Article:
* John Hughes. Policeman, athlete. Died aged 73

Back in 1976 Detective Senior Sergeant John Hughes of the Auckland CIB robbery squad smashed Max Telford's Auckland to Hamilton road race record by 32m 1s.

The 43-year-old finished in 9h 58m 1s. The "new long-distance running star" was promptly declared the Herald's Sports Star of the Week.

In fact this triumph was just another step in a life which saw Hughes become one of the country's best and toughest policemen and a runner of great physical and mental strength.

He began serious running only at 40. Before that he had a 137-bout amateur boxing career including three New Zealand light-middleweight titles.

In 1981 he took more than a day off the Sydney to Melbourne run record - 864km in 7 days, 9h 47m.

In a police career spanning 32 years, Detective Inspector Hughes worked on more than 40 murder cases, for which he acquired a reputation for unrelenting investigation. As a young detective in the 1960s he visited the scene of the Bassett Rd machine-gun murder in Auckland.

He headed Operation Stockholm, the investigation into the murders of Swedish tourists Urban Hoglin and Heidi Paakkonen in 1989, one of the biggest and most expensive investigations in New Zealand police history. And he tracked down the two men eventually convicted of shooting Northcote motelier Rex Bell.

Hughes started as a constable on station duty at the Wharf Police in Auckland, already toughened into a no-nonsense man by eight years in the Royal New Zealand Navy.

Later he was running the Auckland regional crime squad. When bank robberies proliferated in Auckland his team became the robbery squad. Armed robberies in the city nosedived.

Criminals, drugs, weapons, prostitution, violence and informers were a daily part of Hughes' life for years. He handled them all with a vigour and ruthlessness that made some colleagues blanch. From time to time superiors hauled him over the coals for particular tactics.

But as a fellow detective once put it: "There are some heavy, bad hoods out there who respect him to the point of fear."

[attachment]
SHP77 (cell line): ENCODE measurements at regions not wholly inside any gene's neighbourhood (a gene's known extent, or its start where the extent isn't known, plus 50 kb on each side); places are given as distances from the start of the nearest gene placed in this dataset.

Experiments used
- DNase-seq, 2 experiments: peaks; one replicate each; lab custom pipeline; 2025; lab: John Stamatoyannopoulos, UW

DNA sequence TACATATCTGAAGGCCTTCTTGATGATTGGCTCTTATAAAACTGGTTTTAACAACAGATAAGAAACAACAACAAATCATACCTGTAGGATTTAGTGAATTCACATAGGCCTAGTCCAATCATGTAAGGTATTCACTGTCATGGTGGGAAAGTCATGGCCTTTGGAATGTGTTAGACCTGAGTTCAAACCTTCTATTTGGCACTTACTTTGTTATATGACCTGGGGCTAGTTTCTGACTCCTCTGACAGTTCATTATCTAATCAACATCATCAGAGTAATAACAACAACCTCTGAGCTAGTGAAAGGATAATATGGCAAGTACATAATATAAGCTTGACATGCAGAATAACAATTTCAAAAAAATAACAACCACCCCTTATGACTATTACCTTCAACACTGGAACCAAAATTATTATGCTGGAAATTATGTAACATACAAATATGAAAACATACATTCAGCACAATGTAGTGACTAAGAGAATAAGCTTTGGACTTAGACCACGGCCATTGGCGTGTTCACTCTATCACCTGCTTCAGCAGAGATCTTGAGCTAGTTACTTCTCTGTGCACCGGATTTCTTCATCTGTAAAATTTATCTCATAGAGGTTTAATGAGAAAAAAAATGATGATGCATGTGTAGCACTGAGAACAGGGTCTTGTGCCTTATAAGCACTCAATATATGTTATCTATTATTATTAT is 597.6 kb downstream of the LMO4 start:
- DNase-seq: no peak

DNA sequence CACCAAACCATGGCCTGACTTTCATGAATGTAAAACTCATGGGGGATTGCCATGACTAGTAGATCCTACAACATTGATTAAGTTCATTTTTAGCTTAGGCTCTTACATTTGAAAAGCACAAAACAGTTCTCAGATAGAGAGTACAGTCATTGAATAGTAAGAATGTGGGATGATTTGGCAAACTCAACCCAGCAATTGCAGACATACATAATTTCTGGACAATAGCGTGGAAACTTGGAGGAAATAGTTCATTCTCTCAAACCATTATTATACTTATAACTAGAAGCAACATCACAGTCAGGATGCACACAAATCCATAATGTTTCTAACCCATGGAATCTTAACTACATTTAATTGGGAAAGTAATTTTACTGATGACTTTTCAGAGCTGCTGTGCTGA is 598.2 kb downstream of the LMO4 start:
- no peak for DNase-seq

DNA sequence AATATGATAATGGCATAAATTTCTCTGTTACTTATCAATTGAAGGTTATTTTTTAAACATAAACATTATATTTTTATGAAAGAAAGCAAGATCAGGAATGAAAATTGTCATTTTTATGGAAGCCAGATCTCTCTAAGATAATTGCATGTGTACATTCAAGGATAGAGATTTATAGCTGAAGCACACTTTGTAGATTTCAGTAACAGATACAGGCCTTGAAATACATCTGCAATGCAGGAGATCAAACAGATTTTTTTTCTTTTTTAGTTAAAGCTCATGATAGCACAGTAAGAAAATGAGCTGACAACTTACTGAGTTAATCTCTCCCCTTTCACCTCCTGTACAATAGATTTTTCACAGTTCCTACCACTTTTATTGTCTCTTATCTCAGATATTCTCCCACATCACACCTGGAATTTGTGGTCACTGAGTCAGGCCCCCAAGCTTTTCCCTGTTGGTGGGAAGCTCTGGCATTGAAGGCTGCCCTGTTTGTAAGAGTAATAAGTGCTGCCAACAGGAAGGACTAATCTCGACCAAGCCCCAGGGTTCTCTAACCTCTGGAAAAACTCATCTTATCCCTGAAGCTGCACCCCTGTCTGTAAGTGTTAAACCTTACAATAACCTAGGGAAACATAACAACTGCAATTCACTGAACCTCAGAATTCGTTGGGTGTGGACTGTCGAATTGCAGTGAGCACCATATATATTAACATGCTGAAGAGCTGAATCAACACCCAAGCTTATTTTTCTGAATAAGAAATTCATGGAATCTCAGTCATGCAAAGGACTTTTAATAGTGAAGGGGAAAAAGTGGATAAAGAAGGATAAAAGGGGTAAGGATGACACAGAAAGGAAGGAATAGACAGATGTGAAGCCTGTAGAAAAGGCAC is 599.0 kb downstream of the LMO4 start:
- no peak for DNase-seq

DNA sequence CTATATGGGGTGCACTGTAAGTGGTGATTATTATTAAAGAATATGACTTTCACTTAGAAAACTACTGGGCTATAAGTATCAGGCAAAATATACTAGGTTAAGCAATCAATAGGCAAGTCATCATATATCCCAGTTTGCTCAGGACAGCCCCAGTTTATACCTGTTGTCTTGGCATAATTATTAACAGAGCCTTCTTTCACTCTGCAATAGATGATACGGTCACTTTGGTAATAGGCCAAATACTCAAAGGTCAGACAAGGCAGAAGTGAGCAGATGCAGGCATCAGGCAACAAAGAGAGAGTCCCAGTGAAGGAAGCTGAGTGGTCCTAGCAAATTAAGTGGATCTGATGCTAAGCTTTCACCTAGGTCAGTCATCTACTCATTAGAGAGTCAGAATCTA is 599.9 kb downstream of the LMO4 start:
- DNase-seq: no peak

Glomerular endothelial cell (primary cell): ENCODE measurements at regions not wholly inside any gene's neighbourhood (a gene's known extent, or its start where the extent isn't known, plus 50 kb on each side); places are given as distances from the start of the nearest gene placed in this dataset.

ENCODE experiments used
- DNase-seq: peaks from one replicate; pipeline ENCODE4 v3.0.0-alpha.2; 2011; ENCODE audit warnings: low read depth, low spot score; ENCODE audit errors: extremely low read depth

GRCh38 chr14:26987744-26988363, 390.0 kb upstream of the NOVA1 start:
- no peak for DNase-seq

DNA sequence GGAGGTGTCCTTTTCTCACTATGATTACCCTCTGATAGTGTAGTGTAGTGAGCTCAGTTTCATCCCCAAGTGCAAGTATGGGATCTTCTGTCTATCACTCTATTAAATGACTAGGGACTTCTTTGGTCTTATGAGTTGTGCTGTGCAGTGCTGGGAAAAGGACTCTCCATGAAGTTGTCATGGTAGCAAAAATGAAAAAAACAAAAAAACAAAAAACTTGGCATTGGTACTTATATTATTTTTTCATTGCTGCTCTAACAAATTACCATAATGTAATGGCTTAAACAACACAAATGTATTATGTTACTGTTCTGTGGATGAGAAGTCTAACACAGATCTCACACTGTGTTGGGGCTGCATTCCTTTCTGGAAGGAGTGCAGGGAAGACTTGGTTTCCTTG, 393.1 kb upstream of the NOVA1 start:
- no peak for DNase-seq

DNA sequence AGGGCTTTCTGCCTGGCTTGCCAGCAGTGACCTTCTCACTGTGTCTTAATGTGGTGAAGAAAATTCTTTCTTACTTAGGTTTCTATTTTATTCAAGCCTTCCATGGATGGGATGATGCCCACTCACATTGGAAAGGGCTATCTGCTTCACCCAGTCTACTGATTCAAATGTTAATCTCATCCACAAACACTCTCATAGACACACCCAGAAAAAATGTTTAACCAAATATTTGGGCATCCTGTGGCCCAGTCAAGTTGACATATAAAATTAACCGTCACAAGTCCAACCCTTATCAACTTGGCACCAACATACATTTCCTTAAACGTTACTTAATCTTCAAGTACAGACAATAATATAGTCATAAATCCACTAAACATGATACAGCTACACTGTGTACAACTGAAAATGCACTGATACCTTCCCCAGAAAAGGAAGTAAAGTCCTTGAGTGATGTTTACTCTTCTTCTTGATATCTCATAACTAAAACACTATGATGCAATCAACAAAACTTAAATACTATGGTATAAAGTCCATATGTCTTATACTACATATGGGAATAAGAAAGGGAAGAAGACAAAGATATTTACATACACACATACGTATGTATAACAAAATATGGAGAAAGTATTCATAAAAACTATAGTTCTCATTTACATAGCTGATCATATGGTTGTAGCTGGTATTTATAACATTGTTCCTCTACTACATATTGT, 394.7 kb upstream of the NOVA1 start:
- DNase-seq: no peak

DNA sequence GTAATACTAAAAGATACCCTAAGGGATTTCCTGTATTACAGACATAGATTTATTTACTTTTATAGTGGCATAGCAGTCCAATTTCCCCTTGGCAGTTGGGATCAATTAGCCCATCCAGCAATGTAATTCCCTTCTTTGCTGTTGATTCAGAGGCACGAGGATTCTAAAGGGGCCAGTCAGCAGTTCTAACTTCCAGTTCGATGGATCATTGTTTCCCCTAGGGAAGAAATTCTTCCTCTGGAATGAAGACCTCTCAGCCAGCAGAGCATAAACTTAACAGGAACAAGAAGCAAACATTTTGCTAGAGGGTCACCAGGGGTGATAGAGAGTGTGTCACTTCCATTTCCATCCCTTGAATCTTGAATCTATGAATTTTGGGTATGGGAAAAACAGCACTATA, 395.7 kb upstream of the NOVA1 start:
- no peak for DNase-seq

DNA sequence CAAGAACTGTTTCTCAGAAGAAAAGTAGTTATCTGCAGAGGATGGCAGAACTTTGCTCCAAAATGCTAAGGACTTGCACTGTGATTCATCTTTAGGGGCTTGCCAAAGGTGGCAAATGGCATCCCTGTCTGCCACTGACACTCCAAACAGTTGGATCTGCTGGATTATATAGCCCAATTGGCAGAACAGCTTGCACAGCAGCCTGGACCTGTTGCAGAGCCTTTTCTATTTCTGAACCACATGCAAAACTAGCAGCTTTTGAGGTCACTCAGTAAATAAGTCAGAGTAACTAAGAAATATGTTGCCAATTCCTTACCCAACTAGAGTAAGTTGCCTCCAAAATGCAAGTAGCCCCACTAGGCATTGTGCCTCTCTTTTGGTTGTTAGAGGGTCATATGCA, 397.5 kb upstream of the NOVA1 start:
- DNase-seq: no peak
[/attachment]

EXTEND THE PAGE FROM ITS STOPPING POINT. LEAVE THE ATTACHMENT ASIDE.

On his retirement in 1992 Hughes was somewhat less than specific to the Herald about some of his methods, although he noted dryly that some criminals did not respond to tea and cucumber sandwiches. And with his boxing background he noted flatly: "Only twice in 32 years was I assaulted - and both regretted it very much and promised they would never do it again."

One of the Operation Stockholm team recalled: "He is a professional who expects 105 per cent from his troops and gets it every time. He really looks after his team. If you're prepared to work for him, he'll look after you ... If you're not, you have a major problem."

But there were other sides to John Hughes. In 1989 during the long search for the bodies of the two Swedish tourists in the Coromandel bush, he received a call from his 4-year-old granddaughter Cherie: "Grandad - my horse won."

Cherie's Pride, named for the granddaughter and bred by John Hughes and his wife, came home at odds of 56-1. But he never had time to put a bet on.

After leaving the police, Hughes had a notable career as a private investigator, including the Powdergate milk powder export scandal.

John Hughes died of cancer.

He is survived by his wife Mavis and children, Michele, Craig and Joanne.